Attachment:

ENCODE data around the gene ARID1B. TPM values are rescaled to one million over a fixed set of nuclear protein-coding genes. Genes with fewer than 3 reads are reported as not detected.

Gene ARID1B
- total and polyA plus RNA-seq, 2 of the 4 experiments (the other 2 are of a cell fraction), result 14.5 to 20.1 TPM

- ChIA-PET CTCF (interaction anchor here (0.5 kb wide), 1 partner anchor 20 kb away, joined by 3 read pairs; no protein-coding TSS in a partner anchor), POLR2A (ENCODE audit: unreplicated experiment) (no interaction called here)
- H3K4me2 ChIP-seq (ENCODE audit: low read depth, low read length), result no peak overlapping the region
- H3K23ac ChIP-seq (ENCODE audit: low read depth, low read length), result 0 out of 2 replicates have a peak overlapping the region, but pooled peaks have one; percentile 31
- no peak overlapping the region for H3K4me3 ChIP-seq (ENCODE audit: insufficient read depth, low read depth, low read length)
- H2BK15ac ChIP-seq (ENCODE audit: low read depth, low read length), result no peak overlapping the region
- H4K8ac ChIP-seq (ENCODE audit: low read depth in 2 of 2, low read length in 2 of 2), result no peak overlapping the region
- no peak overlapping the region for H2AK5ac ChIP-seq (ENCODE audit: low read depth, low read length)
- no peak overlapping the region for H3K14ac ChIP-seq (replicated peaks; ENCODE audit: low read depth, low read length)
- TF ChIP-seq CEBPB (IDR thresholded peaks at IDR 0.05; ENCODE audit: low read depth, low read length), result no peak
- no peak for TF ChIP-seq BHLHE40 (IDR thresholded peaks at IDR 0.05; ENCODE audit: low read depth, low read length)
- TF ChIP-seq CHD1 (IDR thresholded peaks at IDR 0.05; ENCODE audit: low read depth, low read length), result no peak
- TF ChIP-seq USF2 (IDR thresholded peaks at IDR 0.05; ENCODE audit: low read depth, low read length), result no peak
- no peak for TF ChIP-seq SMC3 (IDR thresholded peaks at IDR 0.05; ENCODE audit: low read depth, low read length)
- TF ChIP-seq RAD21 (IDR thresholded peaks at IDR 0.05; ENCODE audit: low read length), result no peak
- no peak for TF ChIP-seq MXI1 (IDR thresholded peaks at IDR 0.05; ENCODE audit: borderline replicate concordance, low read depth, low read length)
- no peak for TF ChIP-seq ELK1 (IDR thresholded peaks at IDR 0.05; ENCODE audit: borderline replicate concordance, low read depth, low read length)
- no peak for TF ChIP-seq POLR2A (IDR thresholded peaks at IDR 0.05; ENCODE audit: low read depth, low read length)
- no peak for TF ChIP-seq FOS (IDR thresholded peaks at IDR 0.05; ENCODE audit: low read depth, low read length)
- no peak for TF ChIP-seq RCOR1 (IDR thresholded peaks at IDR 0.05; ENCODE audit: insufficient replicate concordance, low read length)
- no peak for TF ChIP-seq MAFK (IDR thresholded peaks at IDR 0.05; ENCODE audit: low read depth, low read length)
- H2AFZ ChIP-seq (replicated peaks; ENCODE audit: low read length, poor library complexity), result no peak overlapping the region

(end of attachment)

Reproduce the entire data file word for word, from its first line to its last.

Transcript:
ENCODE data around the gene ARID1B. TPM values are rescaled to one million over a fixed set of nuclear protein-coding genes. Genes with fewer than 3 reads are reported as not detected.

Gene ARID1B
- total and polyA plus RNA-seq, 2 of the 4 experiments (the other 2 are of a cell fraction), result 14.5 to 20.1 TPM

- ChIA-PET CTCF (interaction anchor here (0.5 kb wide), 1 partner anchor 20 kb away, joined by 3 read pairs; no protein-coding TSS in a partner anchor), POLR2A (ENCODE audit: unreplicated experiment) (no interaction called here)
- H3K4me2 ChIP-seq (ENCODE audit: low read depth, low read length), result no peak overlapping the region
- H3K23ac ChIP-seq (ENCODE audit: low read depth, low read length), result 0 out of 2 replicates have a peak overlapping the region, but pooled peaks have one; percentile 31
- no peak overlapping the region for H3K4me3 ChIP-seq (ENCODE audit: insufficient read depth, low read depth, low read length)
- H2BK15ac ChIP-seq (ENCODE audit: low read depth, low read length), result no peak overlapping the region
- H4K8ac ChIP-seq (ENCODE audit: low read depth in 2 of 2, low read length in 2 of 2), result no peak overlapping the region
- no peak overlapping the region for H2AK5ac ChIP-seq (ENCODE audit: low read depth, low read length)
- no peak overlapping the region for H3K14ac ChIP-seq (replicated peaks; ENCODE audit: low read depth, low read length)
- TF ChIP-seq CEBPB (IDR thresholded peaks at IDR 0.05; ENCODE audit: low read depth, low read length), result no peak
- no peak for TF ChIP-seq BHLHE40 (IDR thresholded peaks at IDR 0.05; ENCODE audit: low read depth, low read length)
- TF ChIP-seq CHD1 (IDR thresholded peaks at IDR 0.05; ENCODE audit: low read depth, low read length), result no peak
- TF ChIP-seq USF2 (IDR thresholded peaks at IDR 0.05; ENCODE audit: low read depth, low read length), result no peak
- no peak for TF ChIP-seq SMC3 (IDR thresholded peaks at IDR 0.05; ENCODE audit: low read depth, low read length)
- TF ChIP-seq RAD21 (IDR thresholded peaks at IDR 0.05; ENCODE audit: low read length), result no peak
- no peak for TF ChIP-seq MXI1 (IDR thresholded peaks at IDR 0.05; ENCODE audit: borderline replicate concordance, low read depth, low read length)
- no peak for TF ChIP-seq ELK1 (IDR thresholded peaks at IDR 0.05; ENCODE audit: borderline replicate concordance, low read depth, low read length)
- no peak for TF ChIP-seq POLR2A (IDR thresholded peaks at IDR 0.05; ENCODE audit: low read depth, low read length)
- no peak for TF ChIP-seq FOS (IDR thresholded peaks at IDR 0.05; ENCODE audit: low read depth, low read length)
- no peak for TF ChIP-seq RCOR1 (IDR thresholded peaks at IDR 0.05; ENCODE audit: insufficient replicate concordance, low read length)
- no peak for TF ChIP-seq MAFK (IDR thresholded peaks at IDR 0.05; ENCODE audit: low read depth, low read length)
- H2AFZ ChIP-seq (replicated peaks; ENCODE audit: low read length, poor library complexity), result no peak overlapping the region